Three entry points are of particular relevance to link climate change adaptation, peacebuilding and sustainable livelihoods. Each of these entry points can be used to ensure peacebuilding efforts take account of climate change or to address conflict risks in climate change programming:
- The sustainable management of natural resources such as land and water can be an effective way of strengthening the resilience of communities to climate change while at the same time being an entry point for peacebuilding, for example by rebuildingimproving relationships and social capital between conflicting groups or strengthening conflict management mechanisms and capacities.
- Developing sustainable livelihoods for vulnerable and marginalised population groups can provide economic perspectives, help build social capital, and decrease the compounding pressures of climate change on degradedthe environments. Designed with climate and conflict risks in mind, sustainable livelihoods projects can be part of peacebuilding and/or climate change programming by, for example, addressing the root causes of recruitment into armed groups.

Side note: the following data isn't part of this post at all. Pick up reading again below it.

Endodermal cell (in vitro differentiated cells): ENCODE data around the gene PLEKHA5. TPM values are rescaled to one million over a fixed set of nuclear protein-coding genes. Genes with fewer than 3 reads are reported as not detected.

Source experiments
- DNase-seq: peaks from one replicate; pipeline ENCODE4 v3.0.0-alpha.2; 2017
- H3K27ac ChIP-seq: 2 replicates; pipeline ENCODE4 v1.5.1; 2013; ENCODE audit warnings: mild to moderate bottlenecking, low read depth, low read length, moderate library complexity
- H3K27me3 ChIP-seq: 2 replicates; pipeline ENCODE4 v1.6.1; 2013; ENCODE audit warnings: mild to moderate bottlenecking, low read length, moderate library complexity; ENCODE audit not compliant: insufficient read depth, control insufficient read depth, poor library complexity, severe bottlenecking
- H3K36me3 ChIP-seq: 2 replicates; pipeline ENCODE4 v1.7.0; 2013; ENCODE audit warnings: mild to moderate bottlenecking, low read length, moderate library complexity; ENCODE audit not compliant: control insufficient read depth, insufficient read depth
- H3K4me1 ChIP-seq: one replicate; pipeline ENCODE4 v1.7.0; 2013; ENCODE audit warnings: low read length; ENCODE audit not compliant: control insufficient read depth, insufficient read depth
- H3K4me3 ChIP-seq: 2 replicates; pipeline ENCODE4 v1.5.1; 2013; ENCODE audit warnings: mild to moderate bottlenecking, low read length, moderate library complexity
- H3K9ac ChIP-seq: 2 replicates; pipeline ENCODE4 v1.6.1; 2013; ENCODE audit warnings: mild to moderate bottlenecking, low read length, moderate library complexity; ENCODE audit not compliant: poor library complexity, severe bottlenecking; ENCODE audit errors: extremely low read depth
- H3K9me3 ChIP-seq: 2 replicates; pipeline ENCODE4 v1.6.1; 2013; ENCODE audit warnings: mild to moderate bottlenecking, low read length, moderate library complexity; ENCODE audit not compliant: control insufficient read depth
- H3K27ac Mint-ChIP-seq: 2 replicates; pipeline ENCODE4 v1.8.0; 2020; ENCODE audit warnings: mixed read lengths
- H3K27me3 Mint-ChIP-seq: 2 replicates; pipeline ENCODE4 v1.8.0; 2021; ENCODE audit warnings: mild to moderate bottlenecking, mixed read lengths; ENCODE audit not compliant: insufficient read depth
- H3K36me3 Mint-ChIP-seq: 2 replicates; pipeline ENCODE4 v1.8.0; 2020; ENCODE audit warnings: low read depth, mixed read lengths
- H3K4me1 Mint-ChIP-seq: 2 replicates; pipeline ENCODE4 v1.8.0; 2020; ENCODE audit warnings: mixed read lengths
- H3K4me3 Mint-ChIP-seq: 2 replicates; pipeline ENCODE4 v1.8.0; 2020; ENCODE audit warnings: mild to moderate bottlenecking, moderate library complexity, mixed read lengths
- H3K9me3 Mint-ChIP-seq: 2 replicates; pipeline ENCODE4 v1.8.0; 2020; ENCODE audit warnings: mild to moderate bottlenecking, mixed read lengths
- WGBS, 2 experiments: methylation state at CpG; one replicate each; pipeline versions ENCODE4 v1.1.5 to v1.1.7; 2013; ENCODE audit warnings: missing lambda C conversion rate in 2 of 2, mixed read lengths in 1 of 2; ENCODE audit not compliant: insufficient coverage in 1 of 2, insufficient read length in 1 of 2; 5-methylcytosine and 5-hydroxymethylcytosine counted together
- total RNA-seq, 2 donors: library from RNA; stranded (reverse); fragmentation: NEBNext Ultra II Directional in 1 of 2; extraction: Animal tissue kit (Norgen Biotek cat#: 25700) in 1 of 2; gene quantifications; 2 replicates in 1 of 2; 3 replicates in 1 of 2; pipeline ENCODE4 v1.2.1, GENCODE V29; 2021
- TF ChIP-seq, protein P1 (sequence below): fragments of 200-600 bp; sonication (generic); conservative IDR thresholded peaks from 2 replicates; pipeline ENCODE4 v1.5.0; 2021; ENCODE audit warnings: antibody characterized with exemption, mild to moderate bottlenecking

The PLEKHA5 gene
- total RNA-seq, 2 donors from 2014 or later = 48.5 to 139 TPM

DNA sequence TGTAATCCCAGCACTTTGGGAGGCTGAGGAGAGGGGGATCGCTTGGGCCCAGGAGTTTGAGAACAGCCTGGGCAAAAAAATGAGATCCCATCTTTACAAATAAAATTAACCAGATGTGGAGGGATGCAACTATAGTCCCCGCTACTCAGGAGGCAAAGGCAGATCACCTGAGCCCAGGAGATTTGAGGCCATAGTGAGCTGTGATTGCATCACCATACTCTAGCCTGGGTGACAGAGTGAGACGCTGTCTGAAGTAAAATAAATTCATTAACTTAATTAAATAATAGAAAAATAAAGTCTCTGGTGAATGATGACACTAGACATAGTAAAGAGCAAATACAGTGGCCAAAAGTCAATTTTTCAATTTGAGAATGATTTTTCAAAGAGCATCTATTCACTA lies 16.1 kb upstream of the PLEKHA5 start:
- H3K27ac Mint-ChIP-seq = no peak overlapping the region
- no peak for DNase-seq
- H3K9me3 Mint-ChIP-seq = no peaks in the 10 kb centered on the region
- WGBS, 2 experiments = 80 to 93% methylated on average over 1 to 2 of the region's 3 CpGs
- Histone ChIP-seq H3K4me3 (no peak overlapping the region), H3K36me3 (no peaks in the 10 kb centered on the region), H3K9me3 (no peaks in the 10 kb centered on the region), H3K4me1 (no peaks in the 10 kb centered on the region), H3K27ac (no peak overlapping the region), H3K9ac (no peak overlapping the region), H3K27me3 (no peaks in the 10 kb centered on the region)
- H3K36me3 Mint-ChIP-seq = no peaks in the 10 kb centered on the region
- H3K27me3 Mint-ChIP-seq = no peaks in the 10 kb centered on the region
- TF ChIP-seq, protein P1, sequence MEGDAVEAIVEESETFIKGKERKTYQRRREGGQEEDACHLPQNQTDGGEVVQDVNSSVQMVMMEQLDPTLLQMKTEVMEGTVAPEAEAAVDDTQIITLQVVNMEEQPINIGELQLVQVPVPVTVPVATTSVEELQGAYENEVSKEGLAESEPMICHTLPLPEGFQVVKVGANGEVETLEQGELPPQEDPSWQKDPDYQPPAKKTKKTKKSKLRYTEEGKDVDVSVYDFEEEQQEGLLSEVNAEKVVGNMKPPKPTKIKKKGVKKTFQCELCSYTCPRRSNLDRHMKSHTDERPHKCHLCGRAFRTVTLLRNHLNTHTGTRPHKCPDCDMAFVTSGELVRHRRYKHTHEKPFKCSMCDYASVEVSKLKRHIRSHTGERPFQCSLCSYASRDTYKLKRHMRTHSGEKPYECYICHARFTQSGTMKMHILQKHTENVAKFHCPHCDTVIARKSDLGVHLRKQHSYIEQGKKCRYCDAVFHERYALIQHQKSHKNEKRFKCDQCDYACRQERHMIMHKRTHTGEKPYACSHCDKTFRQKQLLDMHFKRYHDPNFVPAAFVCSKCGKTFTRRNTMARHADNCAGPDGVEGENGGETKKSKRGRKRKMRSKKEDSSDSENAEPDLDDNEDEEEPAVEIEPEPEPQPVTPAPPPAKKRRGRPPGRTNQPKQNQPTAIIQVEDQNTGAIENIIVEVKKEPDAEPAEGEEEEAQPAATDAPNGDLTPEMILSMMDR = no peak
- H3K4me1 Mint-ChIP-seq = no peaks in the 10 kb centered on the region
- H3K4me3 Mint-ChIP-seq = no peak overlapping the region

- Strengthening inclusive governance structures is a central element of successful climate change adaptation, peacebuilding and sustainable livelihoods and can help strengthen the social contract between vulnerable communities and the government. Ensuring that formal and informal governance institutions are inclusive is key in rebuilding trust after conflict and in making adaptation action respond to local needs.
The toolbox supports the implementation of the Guidance Note ‘Addressing Climate-Fragility Risks’ which facilitates the development of strategies, policies, and projects that seek to increase resilience by linking climate change adaptation, peacebuilding, and sustainable livelihoods. In addition, a separate monitoring and evaluation (M&E) note provides guidance for measuring the effectiveness of these efforts; and a toolbox lists further reading and additional tools.